THE GRIM SEARCH
On Sunday, hundreds of soldiers, policemen, firefighters and body-detecting dogs were still slopping through mud made even more sodden by more heavy rain. They scraped mud away from toppled concrete walls, then attacked the walls with clanging picks and sledgehammers until the sick-sweet smell of decaying flesh told them they were close to yet another victim.
At the town’s cathedral, the regional bishop, Monsignor Lorenzo Cardenas Aregullin, led a Mass for the victims of the disaster, and read a message of condolence from Pope John Paul II.
"Why does God conserve our lives?" the bishop asked. "So we can be human. So we can help (the victims) however we can."
Outside the cathedral, residents complained that government help had been late in coming. When neighbors were pulling bodies from the muck on Tuesday, they said, radio stations were reporting that there were no apparent problems in the region. The military, which is leading the rescue effort, didn’t arrive until Thursday afternoon.
Many have urged President Ernesto Zedillo to call for foreign aid, but Zedillo has said: "The Mexicans can do it alone."
He toured the stricken areas Friday and Saturday and pledged to send more civilian and military personnel to help the victims throughout states along the Gulf of Mexico. "We won’t fail you," he promised Saturday night.
CLASHES WITH POLICE
Angry over sandbagging that has swamped their neighborhoods and furious that the government hasn't done more to help, hundreds of people in Tabasco's flooded capital clashed Sunday with police, who beat and arrested many of them.
In Villahermosa, a city of 465,000 people that is 400 miles east of Mexico City, many weren't willing to accept promises. Much of the city has been under water for a week, and the water was rising on Sunday.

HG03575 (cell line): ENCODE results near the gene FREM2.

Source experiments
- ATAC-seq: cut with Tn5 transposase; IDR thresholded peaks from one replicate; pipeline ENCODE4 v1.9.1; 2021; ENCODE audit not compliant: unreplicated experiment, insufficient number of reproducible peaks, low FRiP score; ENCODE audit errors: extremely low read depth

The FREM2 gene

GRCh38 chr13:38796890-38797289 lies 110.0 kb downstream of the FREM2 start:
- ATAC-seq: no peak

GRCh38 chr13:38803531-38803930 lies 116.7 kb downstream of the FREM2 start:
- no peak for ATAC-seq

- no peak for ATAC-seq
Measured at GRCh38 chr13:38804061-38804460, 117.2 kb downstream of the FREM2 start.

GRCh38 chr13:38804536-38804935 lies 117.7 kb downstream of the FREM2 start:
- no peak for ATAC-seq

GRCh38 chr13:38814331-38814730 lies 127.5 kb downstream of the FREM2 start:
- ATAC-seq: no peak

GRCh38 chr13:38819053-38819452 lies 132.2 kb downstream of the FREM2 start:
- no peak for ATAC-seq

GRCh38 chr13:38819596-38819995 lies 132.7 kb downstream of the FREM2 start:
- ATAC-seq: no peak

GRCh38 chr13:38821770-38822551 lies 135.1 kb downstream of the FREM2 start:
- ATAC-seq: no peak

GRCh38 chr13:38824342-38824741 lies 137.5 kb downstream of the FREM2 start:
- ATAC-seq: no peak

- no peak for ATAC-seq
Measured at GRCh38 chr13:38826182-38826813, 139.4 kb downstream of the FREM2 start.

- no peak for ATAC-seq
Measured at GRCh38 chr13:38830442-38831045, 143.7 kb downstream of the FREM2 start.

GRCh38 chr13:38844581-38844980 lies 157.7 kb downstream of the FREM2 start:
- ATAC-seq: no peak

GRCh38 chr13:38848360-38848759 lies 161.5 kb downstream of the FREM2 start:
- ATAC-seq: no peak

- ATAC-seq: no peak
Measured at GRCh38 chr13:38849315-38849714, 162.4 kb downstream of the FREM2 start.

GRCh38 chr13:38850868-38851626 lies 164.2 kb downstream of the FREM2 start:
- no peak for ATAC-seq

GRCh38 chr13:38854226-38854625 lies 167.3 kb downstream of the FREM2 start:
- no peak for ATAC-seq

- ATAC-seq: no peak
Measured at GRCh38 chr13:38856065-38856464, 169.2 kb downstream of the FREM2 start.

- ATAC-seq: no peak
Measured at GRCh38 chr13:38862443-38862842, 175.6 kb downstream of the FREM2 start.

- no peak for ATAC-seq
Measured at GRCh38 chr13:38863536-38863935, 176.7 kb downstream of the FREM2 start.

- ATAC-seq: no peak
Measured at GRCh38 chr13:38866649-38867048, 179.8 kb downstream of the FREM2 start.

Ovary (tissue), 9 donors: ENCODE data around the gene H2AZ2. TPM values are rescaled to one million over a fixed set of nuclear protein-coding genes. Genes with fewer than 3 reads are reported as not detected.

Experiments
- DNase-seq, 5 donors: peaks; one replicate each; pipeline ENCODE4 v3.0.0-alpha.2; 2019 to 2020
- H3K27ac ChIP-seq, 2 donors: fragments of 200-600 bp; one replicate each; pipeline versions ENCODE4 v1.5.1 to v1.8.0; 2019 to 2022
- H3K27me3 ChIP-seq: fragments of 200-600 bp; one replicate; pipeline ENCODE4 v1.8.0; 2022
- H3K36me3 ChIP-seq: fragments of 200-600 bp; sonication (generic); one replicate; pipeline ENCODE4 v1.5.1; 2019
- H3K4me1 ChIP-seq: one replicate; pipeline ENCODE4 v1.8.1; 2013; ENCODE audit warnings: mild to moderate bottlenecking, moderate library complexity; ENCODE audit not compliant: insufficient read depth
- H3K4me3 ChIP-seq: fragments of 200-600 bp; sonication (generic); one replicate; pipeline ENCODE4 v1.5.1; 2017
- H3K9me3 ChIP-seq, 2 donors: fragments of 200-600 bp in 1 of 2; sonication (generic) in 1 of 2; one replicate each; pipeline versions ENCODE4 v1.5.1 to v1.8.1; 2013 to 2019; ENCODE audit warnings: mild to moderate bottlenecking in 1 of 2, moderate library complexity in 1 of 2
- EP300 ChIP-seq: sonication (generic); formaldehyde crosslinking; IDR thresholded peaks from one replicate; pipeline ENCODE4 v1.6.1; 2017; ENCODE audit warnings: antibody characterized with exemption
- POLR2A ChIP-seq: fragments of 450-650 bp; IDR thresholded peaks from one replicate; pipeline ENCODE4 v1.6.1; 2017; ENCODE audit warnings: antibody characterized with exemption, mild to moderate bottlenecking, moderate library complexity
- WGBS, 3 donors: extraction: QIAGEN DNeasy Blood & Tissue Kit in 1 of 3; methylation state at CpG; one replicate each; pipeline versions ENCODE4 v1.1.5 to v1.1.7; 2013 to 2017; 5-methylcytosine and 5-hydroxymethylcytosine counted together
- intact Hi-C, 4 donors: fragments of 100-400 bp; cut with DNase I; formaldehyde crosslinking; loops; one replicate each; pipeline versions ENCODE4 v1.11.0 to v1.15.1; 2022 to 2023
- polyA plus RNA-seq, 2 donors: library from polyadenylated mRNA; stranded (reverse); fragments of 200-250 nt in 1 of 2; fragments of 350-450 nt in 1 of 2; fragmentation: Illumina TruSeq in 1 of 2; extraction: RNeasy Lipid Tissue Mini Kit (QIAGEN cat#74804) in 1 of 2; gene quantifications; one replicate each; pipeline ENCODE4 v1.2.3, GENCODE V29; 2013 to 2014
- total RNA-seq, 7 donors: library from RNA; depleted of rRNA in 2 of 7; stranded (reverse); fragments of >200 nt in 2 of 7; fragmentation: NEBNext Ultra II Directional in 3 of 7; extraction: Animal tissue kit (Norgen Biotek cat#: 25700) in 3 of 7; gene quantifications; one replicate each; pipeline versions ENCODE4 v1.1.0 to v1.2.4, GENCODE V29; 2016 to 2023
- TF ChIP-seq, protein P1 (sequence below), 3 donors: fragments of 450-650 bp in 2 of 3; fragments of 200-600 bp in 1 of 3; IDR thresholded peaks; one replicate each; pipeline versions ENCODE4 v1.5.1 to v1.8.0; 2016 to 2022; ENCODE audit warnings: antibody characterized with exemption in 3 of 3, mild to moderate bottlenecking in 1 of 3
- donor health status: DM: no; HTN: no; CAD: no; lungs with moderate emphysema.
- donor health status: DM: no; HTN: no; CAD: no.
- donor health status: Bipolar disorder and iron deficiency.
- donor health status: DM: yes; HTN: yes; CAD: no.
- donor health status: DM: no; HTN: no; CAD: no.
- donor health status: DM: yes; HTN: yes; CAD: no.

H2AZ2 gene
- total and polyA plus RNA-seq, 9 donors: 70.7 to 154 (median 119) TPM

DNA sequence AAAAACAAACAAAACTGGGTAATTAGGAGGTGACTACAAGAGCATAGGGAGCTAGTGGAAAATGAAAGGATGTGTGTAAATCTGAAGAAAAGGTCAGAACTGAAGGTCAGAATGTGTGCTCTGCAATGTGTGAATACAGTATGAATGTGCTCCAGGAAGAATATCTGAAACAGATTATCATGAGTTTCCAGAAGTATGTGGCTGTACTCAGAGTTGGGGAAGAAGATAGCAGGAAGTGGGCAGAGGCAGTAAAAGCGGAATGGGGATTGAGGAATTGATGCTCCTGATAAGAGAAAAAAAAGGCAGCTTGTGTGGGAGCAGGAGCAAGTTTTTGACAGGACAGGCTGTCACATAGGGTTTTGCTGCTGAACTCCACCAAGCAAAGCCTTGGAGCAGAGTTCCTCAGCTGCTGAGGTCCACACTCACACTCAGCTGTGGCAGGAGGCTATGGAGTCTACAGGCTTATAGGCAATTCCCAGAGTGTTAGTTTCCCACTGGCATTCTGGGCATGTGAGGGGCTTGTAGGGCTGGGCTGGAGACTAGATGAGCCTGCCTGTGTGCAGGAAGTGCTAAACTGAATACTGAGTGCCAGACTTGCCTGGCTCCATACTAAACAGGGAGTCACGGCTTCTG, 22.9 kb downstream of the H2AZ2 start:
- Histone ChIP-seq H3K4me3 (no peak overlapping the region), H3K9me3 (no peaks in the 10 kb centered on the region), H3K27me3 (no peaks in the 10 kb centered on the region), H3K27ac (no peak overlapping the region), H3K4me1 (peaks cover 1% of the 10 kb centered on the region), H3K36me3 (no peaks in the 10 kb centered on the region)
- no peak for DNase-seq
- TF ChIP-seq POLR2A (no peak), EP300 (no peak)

As heavy rains poured across the region, anger mounted among survivors, who accused the government of arriving late and making bad decisions.
On Saturday night and again Sunday morning, hundreds of Villahermosa residents blocked a highway in the city's north to protest government-built barriers that have kept water from pouring into certain areas, but increased the flooding in others.
Police dragged people by the hair, beat them with batons and used tear gas in an effort to break up the demonstration. They arrested at least 100 people, including eight children and a pregnant woman. "Instead of helping us, they beat us with sticks. Why?" said Carmen Arellano, 37. Most of those arrested were released, but 15 were charged with damaging federal property — the highway.
At Villahermosa's state penitentiary, 100 prisoners staged a small riot Saturday night, shouting from the prison's roof to reporters outside that the prison was flooded.
"We're in the middle of water," one screamed. "We need food and drinking water."
Gunshots were heard inside, and neighbors reported tear gas, but prison authorities denied any disturbance.
© 1999 Associated Press. All rights reserved.
Time Magazine Online:Oct.11. 1999 A tropical depression raging in the Gulf of Mexico has covered the area in 2 1/2 feet of water in just a few days — more than a year's worth of rainfall.
Death toll rises after Mexico floodMore than 320 confirmed dead, more rain forecast Sunday
MSNBC -- Oct. 10, 1999